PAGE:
26th October 2016
If I could visit a period in history, it would be Dickens’ 19th Century London. Dressed as a boy in a long trench coat, I would sneak into the song and supper clubs to sip on gin and to suck on a fatty pork chop; or, I would sit in the gallery of some music hall, looking down upon the singers and the male impersonators, before stumbling across cobbled streets in November fog to the cheerful ditty of ‘My Old Man’ swimming in my head. Vesta Tilley, Hetty King and George Robey graced the music hall stage but, by the 1950’s, the once popular variety entertainment was being forced into the shadows by rock and roll, radio and television. “The music hall is dying,” said playwright John Osborne, and it is his ‘The Entertainer’, a brilliantly performed play paralleling the breakdown of the British Empire and the decline of music hall, which concludes Kenneth Branagh’s season at the Garrick.
Framing the piece is Christopher Oram’s cleverly poignant set design, symbolic of a perished music hall and an unstable nation. A rusty proscenium arch with its ripped red curtains looms over the piece; discarded suitcases and an abandoned ventriloquist dummy are scattered on the sides of the stage, and it almost feels as if the ghosts of Vesta Tilley and Dan Leno are hiding amongst the deserted costumes. Into the spotlight steps Archie Rice (Kenneth Branagh), a tax-dodger, adulterer and struggling music hall performer. His daughter, Jean (Sophie McShera), arrives unannounced to the home he shares with his second wife, Phoebe (Greta Scacchi), and his father Billy Rice (Gawn Grainger), who was once a successful hall performer himself. Discussions of anti-war rallies, heated debates on the backdrop of the Suez Canal crisis, and the angst caused by threats to Archie’s soldier son – Mick, are interrupted by witty jokes, songs and tap routines performed by Rice himself; a jazzy live band accompany him and his dancers are scantily but stylishly clad in feathers and sequins. But, when his son – a prisoner of war, is killed, and when his father interferes with his relationship with his mistress, Archie Rice is forced to decide: leave for Canada, or face prison for unpaid taxes.
Greta Scacchi gives a prominent performance as a highly sensitive yet witty Phoebe, and Gawn Grainger’s Billy Rice is grumpy, sarcastic and totally endearing; Sophie McShera as Jean – a character on the cusp of rebellion, brings the same like-able sweetness as in her role of Daisy in Downton Abbey. But, above all, the mesmerising Sir Kenneth Branagh is King of his craft, an actor of remarkable calibre, truly exciting to watch. His Archie Rice (a role originally played by Laurence Olivier) is dismissal, selfish and stuttering, and offers the smoothest of transitions from domestic drunk to his camp and awkward stage persona. The clumsy jokes and splutters from Rice in moments of self-conscious uncertainty are cleverly woven into Branagh’s performance, thus emphasising the music hall performer’s struggle to win over an audience who were in growing favour of the more predominant rock and roll scene. Branagh is so meticulously natural and organic that it is easy to forget that his performance is scripted. Wonderfully directed by Rob Ashford with obvious Brechtian influence, this Archie Rice re-creates the performer-audience relationship so unique to music hall.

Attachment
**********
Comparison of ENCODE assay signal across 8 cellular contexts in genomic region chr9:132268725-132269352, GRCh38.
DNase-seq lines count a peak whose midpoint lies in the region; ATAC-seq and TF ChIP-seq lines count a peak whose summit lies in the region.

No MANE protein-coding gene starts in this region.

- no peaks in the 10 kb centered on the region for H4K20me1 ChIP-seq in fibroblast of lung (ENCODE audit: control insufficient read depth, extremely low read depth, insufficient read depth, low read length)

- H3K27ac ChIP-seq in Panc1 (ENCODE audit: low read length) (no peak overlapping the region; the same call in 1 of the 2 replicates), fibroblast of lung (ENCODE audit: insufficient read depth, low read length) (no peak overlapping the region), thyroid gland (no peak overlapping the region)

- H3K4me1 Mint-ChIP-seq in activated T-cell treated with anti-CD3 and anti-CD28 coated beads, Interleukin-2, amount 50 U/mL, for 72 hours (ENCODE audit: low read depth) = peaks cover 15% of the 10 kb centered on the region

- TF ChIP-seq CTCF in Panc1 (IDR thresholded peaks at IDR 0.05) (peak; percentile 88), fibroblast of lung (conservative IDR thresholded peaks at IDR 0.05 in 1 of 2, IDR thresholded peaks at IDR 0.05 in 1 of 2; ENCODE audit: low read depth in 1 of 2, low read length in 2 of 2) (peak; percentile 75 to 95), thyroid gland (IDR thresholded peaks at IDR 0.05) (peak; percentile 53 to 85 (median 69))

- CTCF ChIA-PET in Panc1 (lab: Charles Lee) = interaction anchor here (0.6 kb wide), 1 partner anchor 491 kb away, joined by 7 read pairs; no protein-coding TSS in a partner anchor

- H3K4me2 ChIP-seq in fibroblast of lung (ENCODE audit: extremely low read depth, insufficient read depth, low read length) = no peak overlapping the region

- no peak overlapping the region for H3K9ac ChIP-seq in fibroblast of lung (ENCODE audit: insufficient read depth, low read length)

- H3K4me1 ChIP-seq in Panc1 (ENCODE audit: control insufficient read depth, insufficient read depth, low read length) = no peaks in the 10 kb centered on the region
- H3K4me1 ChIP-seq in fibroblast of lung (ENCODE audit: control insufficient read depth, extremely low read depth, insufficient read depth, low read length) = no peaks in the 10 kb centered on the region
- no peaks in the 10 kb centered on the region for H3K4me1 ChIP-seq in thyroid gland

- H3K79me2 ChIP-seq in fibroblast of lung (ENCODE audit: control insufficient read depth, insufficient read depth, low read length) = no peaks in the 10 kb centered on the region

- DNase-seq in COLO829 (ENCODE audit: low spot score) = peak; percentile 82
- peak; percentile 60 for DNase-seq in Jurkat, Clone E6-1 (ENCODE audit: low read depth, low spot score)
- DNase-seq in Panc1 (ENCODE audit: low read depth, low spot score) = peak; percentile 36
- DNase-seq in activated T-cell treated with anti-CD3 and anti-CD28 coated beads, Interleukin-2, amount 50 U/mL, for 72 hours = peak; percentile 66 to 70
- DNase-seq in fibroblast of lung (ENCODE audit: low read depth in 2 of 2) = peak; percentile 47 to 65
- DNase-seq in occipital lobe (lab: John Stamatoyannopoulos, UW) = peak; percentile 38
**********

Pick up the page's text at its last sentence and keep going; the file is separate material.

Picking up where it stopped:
Leaving the theatre, I was no more clued up on the Suez Canal crisis than I was when I took my seat, but ‘The Entertainer’ is exceptionally relevant to current political crises. The script is very wordy with more than one lengthy monologue, but I like a play that forces me to engage my brain. With such extensive dialogue, there is always a fear of tedium but with this cast and this script – not a chance. With the help of Neil Austin’s theatrical lighting design, Archie Rice’s dancers and the live band, ‘The Entertainer’ offers a stylish pizzazz which is, actually, a real shame to miss.
And, anyhow, I could watch Sir Kenneth Branagh eat a bowl of nuts and still be in awe of him.
‘The Entertainer’ plays at the Garrick theatre until 12th November 2016